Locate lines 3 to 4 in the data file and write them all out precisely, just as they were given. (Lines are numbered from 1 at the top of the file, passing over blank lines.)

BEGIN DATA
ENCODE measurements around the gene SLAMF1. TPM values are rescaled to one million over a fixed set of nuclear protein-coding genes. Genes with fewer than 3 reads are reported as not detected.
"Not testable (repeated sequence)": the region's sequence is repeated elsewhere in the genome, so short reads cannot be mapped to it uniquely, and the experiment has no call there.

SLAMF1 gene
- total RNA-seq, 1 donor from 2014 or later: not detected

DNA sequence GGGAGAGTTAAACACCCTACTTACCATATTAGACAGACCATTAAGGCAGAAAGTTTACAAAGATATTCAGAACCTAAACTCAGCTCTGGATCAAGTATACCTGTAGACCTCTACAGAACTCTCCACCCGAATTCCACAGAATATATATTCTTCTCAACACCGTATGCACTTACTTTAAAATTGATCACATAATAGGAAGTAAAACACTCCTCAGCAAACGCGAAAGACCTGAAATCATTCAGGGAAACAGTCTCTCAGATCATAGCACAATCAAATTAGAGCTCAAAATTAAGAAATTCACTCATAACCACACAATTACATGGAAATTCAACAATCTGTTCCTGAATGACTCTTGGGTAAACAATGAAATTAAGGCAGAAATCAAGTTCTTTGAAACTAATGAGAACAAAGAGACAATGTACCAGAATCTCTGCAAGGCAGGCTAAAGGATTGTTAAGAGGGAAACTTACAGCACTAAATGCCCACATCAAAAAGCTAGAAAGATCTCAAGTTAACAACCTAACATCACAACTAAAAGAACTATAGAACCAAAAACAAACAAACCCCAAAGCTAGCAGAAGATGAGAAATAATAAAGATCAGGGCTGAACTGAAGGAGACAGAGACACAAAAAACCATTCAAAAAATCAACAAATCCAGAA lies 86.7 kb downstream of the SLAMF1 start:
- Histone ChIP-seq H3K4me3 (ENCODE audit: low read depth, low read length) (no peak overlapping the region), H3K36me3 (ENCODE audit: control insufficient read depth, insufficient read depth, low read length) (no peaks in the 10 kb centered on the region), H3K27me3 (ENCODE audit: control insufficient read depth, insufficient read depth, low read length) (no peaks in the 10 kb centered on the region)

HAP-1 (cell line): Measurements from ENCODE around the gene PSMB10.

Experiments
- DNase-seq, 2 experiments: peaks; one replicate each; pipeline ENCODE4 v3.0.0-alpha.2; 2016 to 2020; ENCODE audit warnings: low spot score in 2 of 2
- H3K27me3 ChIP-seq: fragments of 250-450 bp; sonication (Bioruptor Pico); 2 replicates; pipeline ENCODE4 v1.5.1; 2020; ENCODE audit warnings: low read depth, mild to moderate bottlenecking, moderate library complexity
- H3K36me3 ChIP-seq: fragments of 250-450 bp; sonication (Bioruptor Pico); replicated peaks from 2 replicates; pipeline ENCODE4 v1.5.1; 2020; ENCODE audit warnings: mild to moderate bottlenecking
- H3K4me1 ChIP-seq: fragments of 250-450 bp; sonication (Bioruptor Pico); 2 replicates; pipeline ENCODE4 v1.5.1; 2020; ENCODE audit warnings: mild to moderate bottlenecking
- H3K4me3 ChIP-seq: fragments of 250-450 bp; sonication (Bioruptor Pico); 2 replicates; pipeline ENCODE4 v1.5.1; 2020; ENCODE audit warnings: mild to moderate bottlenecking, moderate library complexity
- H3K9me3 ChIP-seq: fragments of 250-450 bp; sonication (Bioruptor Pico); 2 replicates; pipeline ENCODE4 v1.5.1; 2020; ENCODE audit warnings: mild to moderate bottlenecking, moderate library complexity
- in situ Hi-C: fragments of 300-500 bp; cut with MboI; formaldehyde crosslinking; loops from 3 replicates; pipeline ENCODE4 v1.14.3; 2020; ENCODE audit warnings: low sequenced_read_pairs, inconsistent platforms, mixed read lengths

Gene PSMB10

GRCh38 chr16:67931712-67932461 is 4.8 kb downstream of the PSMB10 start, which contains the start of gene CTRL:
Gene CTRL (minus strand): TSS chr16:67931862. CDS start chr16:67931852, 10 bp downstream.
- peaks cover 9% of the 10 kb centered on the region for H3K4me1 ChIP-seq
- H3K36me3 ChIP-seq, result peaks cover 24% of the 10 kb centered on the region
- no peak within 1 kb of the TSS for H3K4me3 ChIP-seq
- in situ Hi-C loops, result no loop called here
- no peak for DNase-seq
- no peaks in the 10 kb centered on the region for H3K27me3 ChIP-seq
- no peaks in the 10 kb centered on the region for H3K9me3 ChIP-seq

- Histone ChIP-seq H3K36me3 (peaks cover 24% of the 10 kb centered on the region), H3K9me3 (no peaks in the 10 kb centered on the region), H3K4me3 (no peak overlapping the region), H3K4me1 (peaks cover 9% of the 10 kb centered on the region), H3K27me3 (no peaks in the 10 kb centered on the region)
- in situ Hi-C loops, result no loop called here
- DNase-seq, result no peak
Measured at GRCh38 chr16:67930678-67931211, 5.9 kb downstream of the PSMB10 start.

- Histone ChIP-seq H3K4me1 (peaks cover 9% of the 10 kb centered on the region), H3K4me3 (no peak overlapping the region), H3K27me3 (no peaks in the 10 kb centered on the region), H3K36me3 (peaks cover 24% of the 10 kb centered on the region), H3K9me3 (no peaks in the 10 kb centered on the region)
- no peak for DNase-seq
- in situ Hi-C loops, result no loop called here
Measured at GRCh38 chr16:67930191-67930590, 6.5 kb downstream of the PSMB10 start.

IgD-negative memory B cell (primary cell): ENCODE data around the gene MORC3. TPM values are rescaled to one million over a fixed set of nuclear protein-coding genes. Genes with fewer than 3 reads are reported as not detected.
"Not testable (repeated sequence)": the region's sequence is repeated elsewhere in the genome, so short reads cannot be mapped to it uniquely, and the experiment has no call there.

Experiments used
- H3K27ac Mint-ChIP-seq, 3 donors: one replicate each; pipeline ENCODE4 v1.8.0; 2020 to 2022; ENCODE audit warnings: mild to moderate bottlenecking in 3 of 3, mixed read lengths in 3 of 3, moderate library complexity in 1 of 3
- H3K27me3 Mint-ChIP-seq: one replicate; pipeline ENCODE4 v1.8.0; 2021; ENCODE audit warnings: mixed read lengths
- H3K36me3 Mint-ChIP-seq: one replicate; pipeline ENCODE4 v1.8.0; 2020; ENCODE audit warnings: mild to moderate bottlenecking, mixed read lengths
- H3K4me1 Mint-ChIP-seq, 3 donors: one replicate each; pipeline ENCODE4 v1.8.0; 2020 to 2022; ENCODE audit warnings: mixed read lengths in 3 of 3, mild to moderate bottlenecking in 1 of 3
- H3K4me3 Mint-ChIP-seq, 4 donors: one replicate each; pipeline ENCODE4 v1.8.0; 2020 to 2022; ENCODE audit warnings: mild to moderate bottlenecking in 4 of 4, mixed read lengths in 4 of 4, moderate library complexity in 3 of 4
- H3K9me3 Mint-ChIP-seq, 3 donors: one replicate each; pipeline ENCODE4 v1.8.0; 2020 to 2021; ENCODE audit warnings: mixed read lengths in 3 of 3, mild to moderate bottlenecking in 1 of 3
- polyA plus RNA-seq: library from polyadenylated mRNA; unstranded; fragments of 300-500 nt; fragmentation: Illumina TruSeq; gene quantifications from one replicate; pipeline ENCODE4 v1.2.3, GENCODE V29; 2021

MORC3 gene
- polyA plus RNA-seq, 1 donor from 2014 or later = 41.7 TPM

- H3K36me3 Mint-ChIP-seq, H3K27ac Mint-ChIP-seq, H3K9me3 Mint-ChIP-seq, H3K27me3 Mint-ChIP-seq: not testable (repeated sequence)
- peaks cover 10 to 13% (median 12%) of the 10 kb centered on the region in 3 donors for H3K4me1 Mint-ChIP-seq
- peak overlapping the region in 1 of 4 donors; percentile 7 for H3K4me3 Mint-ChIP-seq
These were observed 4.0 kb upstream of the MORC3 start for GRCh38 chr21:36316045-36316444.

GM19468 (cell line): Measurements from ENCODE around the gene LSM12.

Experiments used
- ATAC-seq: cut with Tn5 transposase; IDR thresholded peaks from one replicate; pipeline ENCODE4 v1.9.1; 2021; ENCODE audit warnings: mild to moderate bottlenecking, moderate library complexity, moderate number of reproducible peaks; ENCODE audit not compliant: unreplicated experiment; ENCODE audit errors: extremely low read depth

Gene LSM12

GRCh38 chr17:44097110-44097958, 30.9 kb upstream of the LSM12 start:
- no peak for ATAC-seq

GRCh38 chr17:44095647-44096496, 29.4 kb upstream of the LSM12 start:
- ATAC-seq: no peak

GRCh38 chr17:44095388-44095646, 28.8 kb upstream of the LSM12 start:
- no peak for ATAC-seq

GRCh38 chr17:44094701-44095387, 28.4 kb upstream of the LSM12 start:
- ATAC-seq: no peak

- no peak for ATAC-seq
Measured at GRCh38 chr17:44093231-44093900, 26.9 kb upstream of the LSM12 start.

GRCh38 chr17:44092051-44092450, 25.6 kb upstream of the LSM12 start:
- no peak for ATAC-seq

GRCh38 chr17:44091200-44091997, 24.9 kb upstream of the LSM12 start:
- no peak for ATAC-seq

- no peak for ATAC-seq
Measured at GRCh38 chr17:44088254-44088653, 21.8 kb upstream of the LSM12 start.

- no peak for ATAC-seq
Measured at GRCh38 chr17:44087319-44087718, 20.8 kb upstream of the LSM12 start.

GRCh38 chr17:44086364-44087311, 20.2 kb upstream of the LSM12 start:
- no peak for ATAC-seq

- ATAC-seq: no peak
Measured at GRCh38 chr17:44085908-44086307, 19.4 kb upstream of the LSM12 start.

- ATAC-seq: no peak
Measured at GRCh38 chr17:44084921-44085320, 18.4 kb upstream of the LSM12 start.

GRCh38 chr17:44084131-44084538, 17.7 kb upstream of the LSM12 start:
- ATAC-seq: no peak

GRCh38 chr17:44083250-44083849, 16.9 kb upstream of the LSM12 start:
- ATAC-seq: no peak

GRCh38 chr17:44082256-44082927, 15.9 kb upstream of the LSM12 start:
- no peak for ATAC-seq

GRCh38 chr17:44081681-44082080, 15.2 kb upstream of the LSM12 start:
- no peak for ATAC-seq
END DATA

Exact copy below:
SLAMF1 gene
- total RNA-seq, 1 donor from 2014 or later: not detected